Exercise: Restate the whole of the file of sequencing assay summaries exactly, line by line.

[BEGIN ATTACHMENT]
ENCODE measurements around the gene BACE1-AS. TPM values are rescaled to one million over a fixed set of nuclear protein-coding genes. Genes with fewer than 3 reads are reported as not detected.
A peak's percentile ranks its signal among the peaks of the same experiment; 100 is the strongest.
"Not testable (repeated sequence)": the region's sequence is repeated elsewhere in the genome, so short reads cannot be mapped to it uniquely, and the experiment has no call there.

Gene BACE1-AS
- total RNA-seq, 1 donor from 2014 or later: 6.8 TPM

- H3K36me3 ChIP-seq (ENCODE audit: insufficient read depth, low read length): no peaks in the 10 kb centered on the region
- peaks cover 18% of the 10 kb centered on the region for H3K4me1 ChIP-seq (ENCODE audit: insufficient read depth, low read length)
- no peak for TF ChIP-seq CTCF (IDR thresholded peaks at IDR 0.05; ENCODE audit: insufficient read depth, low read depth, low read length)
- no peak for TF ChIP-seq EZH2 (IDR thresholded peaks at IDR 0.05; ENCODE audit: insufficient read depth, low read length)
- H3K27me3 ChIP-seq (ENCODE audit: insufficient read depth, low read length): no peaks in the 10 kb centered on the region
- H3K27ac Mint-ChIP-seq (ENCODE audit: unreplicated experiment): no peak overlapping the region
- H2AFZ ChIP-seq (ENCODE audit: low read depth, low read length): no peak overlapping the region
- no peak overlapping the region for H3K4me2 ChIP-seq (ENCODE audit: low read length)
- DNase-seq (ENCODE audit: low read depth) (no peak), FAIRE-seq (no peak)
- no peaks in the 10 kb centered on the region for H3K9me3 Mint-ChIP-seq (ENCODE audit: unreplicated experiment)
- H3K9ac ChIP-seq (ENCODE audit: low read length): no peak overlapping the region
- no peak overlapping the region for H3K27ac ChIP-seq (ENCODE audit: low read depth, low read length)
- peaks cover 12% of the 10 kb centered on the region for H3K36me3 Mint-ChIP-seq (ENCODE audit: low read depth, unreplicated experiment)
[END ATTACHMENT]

ENCODE measurements around the gene BACE1-AS. TPM values are rescaled to one million over a fixed set of nuclear protein-coding genes. Genes with fewer than 3 reads are reported as not detected.
A peak's percentile ranks its signal among the peaks of the same experiment; 100 is the strongest.
"Not testable (repeated sequence)": the region's sequence is repeated elsewhere in the genome, so short reads cannot be mapped to it uniquely, and the experiment has no call there.

Gene BACE1-AS
- total RNA-seq, 1 donor from 2014 or later: 6.8 TPM

- H3K36me3 ChIP-seq (ENCODE audit: insufficient read depth, low read length): no peaks in the 10 kb centered on the region
- peaks cover 18% of the 10 kb centered on the region for H3K4me1 ChIP-seq (ENCODE audit: insufficient read depth, low read length)
- no peak for TF ChIP-seq CTCF (IDR thresholded peaks at IDR 0.05; ENCODE audit: insufficient read depth, low read depth, low read length)
- no peak for TF ChIP-seq EZH2 (IDR thresholded peaks at IDR 0.05; ENCODE audit: insufficient read depth, low read length)
- H3K27me3 ChIP-seq (ENCODE audit: insufficient read depth, low read length): no peaks in the 10 kb centered on the region
- H3K27ac Mint-ChIP-seq (ENCODE audit: unreplicated experiment): no peak overlapping the region
- H2AFZ ChIP-seq (ENCODE audit: low read depth, low read length): no peak overlapping the region
- no peak overlapping the region for H3K4me2 ChIP-seq (ENCODE audit: low read length)
- DNase-seq (ENCODE audit: low read depth) (no peak), FAIRE-seq (no peak)
- no peaks in the 10 kb centered on the region for H3K9me3 Mint-ChIP-seq (ENCODE audit: unreplicated experiment)
- H3K9ac ChIP-seq (ENCODE audit: low read length): no peak overlapping the region
- no peak overlapping the region for H3K27ac ChIP-seq (ENCODE audit: low read depth, low read length)
- peaks cover 12% of the 10 kb centered on the region for H3K36me3 Mint-ChIP-seq (ENCODE audit: low read depth, unreplicated experiment)